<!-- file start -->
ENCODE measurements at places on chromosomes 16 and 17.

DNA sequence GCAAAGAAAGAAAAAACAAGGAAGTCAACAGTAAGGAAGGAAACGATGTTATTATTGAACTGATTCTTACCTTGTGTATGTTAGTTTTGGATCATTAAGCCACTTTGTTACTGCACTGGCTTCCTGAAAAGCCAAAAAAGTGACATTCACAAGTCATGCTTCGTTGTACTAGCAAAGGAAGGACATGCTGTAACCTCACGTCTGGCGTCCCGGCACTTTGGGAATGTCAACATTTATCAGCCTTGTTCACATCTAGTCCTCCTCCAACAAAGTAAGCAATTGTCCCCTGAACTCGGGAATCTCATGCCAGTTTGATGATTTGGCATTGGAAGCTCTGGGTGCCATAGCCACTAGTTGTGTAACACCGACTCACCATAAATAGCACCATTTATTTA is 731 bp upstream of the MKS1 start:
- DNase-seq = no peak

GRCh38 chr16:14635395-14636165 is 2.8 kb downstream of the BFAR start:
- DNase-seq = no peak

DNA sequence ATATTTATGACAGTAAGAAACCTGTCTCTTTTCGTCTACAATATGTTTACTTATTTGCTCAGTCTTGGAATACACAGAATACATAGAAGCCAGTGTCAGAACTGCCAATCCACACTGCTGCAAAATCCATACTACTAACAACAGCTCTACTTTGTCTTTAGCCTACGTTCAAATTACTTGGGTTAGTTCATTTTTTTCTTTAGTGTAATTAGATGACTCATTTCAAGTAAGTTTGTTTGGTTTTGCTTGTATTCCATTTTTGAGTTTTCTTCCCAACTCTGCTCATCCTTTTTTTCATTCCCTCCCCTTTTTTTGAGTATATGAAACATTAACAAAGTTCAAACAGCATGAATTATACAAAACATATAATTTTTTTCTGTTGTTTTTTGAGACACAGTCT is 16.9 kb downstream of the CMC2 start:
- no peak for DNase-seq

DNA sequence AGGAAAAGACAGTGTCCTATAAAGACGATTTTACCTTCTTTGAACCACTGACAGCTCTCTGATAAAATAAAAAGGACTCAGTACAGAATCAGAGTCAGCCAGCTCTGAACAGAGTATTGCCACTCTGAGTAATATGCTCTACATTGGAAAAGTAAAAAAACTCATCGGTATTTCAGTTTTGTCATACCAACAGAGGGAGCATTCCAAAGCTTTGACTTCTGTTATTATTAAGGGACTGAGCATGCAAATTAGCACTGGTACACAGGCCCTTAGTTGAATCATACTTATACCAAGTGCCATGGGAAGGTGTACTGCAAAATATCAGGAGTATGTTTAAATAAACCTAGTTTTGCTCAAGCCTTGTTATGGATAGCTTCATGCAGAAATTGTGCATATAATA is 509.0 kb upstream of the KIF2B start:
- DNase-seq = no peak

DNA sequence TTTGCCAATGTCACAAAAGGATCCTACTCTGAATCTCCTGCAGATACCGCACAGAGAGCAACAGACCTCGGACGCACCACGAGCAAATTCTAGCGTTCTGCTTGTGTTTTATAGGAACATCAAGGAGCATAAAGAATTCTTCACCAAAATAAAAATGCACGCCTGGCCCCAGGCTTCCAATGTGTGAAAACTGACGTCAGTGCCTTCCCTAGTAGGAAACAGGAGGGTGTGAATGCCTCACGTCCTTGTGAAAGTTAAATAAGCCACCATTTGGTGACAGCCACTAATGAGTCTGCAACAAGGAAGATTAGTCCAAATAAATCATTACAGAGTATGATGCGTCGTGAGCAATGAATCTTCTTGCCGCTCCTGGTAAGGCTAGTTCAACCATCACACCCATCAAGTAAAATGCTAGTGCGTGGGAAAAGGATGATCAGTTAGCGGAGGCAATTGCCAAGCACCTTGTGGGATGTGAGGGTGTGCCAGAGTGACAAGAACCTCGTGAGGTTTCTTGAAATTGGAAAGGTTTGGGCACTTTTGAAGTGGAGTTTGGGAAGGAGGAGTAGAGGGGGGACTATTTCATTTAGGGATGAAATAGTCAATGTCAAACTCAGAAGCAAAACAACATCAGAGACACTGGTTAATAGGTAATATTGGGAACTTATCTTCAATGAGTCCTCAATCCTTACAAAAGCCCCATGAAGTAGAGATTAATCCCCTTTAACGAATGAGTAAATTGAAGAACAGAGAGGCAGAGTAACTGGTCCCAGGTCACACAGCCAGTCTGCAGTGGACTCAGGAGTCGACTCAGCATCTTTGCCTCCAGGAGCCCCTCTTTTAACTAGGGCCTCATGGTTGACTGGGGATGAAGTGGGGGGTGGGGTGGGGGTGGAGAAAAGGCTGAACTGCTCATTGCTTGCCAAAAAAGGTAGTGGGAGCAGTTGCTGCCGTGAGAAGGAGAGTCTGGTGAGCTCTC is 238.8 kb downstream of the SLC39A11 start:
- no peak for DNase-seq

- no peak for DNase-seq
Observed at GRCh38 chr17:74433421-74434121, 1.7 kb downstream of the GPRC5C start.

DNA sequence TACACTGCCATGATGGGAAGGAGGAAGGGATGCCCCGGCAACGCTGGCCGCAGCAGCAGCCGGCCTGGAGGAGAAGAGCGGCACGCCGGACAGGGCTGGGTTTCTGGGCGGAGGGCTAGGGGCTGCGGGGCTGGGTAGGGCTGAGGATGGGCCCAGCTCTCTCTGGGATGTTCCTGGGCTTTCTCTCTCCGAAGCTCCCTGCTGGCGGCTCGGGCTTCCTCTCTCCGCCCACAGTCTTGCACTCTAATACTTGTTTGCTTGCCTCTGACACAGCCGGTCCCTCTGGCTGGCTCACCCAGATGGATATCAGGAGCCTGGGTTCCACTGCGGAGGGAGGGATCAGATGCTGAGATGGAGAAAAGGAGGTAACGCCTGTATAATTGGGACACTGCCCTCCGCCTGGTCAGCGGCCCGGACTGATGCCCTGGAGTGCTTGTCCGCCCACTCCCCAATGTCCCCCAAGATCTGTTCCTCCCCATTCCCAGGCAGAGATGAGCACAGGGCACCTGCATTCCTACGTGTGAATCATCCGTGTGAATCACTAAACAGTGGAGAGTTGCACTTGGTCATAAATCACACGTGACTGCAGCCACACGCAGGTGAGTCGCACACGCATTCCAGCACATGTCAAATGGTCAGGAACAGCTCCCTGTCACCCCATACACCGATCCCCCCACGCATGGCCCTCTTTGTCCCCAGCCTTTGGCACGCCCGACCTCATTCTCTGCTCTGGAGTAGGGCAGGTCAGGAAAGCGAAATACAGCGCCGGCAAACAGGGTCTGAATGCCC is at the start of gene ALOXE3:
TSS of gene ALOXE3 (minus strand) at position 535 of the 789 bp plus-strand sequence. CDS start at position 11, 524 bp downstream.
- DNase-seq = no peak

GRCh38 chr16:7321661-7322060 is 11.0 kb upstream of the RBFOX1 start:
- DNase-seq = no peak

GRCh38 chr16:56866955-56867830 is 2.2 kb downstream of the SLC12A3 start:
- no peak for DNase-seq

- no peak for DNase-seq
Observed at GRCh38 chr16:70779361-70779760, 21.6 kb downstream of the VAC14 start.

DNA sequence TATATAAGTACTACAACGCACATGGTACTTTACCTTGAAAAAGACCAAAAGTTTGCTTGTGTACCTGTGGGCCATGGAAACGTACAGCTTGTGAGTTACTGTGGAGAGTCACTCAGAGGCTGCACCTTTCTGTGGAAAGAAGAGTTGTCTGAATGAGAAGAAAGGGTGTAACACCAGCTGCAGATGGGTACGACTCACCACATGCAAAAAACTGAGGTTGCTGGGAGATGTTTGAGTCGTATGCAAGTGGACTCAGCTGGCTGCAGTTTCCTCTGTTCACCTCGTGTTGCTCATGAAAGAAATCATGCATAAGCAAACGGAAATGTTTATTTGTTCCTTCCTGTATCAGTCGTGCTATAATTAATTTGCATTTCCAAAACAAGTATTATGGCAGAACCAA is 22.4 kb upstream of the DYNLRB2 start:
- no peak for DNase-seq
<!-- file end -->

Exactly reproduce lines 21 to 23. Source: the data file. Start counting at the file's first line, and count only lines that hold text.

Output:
- no peak for DNase-seq
Observed at GRCh38 chr16:70779361-70779760, 21.6 kb downstream of the VAC14 start.

DNA sequence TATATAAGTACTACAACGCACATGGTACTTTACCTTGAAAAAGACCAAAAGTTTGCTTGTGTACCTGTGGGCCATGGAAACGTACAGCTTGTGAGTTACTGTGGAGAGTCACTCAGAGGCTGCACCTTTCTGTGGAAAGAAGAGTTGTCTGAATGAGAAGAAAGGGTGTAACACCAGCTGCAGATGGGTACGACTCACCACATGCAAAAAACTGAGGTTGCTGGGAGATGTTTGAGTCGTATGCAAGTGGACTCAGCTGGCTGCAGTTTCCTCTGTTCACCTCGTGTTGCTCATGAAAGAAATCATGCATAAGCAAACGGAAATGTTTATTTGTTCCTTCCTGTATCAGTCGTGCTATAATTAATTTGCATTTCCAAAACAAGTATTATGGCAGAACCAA is 22.4 kb upstream of the DYNLRB2 start: